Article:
Arthur Goldstein, ICE-TJC Candidate for Exec. Bd. At-large Speaks About the Election
(video and text stolen from EdNotes)
"It's linguine time. Go to class."She felt his comment was inappropriate and unprofessional. I'll go a step further. I take it as an ethnic slur and if it was me, I would report it.
Please make sure the majority of your students are doing passing work.
This past May, Erica Chevillar, a history teacher at West Boca Raton High School, got tongues and fingers wagging when photos of her posing for the USA National Bikini Team Web site surfaced. Buoyed by the publicity, the 25-year-old Delray Beach resident has quit teaching in pursuit of an equally noble profession: Playboy Playmate. Chevillar appears in all her educated glory in the magazine's March issue, now on newsstands. She spoke to City Link last week.
Are you nervous about your former students' seeing you in Playboy?
No, I'm really not worried about it. You have to be 18 years old to purchase the magazine. [But] I'm sure they will find a way to get ahold of it.
Do you get recognized on the street now?
Yes. People know me as the "bikini teacher," and I was a finalist on WWE's 2006 Diva Search for a couple of months. It's been funny. People have asked for autographs and if they could take a photo with me.
How has your family reacted to the Playboy spread?
My parents are from a small town in Pennsylvania. I was worried about their reaction, but they've seen the pictures and they think everything was done beautifully.
What's your next career move?
I want to be a Playmate eventually and continue modeling, and maybe get into TV hosting. I was just selected to be the spokesmodel for [social-networking site] Yourhangout.com.
A section of a canal or a river that may be closed off by gates to control the water level to enable the raising and lowering of boats that pass through it.
....setting individual goals for students might be something you want to consider. This can be done by challenging the entire class to raise their grade by five points from the Fall to the Spring semester. Or you might meet with each student to set a specific individual goal....
New York City public school teacher faces termination after being paid nearly $6,000 in city money for tutoring a 15-year-old homebound student who had already died, officials said yesterday.
Cheryl Edwards, 37, a fifth-grade teacher at PS 288 in Brooklyn, was paid for tutoring the boy a total of 154 hours between Jan. 23 and June 12, 2006, said Richard Condon, the special commissioner of investigation for the city school district.
The boy's family, however, had returned with him to their native Vietnam in mid-January of last year, and he died in a hospital there on Jan. 29, 2006, Condon said.
"She [Edwards] thought she had a great scheme because this kid's mother was never going to call up and complain that she had not been there, because as far as the mother was concerned, she had told her she didn't need her," the commissioner said.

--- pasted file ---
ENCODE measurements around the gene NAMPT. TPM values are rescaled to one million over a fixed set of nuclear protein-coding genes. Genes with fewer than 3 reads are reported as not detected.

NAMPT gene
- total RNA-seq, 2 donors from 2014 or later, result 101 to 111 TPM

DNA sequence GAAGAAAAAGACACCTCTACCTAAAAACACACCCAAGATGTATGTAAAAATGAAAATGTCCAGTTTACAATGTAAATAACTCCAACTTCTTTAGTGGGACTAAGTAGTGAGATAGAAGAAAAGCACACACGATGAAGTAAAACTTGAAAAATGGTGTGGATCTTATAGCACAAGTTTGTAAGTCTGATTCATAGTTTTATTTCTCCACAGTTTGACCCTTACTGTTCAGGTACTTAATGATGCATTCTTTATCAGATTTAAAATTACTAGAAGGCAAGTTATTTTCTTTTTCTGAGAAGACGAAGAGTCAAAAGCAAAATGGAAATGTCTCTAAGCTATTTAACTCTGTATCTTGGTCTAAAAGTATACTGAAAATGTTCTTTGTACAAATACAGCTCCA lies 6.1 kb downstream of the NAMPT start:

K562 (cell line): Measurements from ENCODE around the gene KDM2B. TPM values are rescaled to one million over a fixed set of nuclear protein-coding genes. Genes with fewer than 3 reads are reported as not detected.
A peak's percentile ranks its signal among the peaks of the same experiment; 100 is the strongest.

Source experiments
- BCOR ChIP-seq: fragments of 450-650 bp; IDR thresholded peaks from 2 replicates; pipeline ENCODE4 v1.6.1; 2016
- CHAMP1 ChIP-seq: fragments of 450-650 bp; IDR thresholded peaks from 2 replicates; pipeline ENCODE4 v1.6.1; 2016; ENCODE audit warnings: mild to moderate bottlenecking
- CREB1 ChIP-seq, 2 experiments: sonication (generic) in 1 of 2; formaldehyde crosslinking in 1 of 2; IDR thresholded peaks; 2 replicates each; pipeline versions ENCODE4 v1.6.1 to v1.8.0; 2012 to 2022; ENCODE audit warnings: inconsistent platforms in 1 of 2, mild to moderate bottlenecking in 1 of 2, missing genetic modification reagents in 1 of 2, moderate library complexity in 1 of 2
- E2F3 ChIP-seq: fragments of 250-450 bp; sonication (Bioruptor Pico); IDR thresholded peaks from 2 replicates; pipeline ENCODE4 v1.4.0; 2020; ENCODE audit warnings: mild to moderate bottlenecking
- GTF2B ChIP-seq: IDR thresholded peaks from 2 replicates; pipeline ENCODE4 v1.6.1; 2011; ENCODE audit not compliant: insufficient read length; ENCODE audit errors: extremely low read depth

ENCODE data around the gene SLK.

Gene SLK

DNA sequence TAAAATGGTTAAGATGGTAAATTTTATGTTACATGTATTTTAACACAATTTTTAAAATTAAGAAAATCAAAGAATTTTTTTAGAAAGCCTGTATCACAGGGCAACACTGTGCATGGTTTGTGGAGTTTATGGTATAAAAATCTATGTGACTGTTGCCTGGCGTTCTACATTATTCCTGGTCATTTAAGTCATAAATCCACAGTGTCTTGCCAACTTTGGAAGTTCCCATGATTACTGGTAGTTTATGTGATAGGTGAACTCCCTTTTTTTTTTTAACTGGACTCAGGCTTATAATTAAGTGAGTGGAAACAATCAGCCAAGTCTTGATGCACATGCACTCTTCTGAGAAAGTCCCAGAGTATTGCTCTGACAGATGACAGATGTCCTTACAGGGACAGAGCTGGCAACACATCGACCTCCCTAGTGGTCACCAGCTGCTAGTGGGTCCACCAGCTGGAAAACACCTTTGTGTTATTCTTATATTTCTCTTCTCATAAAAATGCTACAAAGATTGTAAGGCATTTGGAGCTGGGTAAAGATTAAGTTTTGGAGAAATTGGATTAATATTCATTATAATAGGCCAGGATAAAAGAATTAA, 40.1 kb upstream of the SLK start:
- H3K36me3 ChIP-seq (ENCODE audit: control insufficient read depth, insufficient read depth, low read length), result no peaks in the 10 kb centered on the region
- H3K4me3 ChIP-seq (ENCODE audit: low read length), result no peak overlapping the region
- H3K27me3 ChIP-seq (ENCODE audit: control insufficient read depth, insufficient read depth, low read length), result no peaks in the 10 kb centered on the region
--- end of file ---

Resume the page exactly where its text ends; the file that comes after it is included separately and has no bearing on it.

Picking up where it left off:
Condon's office began investigating in October after another mother called the Education Department to say that Edwards had not shown up to tutor her 11-year-old son. Investigators found that Edwards had submitted paperwork for six sessions between Sept. 28 and Oct. 11, while the boy said he had never met her.
Condon has referred his findings to the Brooklyn district attorney's office, and the city Education Department is taking steps to terminate Edwards, said its spokeswoman, Dina Paul Parks.
"We will not tolerate the theft of resources intended for the benefit of our students," Parks said.
Edwards could not be reached for comment, and the attorney who represented her during the investigation, Michael Spiegel, declined comment. A NYC homebound teacher had a great idea--bill the city for tutoring a dead kid.
Klein also announced a new principal evaluation system in which school staffs will participate in evaluating their school leader.
Ms. POd,Needless to say, I was very upset about this. I only give them the take-home quizzes and tests to force them to take homework seriously. I give enough in class assignments that these take-homes don't have a major effect on their grades. I mark on the point system--every short answer is one point and long questions are nine points. At the end of the marking period I total every one's points and curve the grades accordingly, trying to keep things similar to the grading of the AP exam. It usually works well. I encourage the kids to work together. I encourage them to seek help from other teachers and me! I always answer their questions about the exam. I discourage them from paying high price tutors. Selling and buying answers undermines this whole process. I am going to discuss this with them tomorrow, but I haven't figured out exactly what else I am going to do. I hate to give up these take-home assignments because of a few bad kids even though they are lots of work for me. I have 70 papers with 8 questions each waiting to be marked and that doesn't count my other 3 classes. But, if they are not going to be useful, why should I bother? I guess I will have to wait and see the class' reaction when I bring this up.
I am sorry that I wanna tell you something very important that somebody in your class is selling take home quiz answers for money and I don;t think it's morally correct.